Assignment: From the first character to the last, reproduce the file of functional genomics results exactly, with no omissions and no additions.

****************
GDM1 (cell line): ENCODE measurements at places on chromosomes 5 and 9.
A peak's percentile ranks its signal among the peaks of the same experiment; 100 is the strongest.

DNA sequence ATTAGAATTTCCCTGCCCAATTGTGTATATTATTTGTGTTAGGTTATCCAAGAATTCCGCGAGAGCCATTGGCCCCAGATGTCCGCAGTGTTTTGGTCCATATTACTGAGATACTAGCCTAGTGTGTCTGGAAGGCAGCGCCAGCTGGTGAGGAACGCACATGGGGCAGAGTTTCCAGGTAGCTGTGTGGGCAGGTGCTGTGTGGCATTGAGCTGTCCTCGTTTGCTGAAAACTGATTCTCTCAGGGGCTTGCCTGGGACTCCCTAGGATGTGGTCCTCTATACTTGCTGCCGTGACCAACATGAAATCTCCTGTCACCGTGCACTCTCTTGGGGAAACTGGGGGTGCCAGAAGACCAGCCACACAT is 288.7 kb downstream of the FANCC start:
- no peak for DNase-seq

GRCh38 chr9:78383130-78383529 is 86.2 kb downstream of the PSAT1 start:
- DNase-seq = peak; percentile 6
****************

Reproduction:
GDM1 (cell line): ENCODE measurements at places on chromosomes 5 and 9.
A peak's percentile ranks its signal among the peaks of the same experiment; 100 is the strongest.

DNA sequence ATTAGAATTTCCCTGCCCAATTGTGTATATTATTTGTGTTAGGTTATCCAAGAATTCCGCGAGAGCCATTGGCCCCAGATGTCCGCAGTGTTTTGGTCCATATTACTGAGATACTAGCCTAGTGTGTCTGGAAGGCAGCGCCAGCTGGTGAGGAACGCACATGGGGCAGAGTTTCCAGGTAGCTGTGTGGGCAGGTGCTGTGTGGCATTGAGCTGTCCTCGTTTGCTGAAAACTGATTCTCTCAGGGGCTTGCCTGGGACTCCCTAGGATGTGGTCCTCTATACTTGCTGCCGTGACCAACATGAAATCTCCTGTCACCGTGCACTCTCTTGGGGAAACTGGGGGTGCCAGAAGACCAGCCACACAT is 288.7 kb downstream of the FANCC start:
- no peak for DNase-seq

GRCh38 chr9:78383130-78383529 is 86.2 kb downstream of the PSAT1 start:
- DNase-seq = peak; percentile 6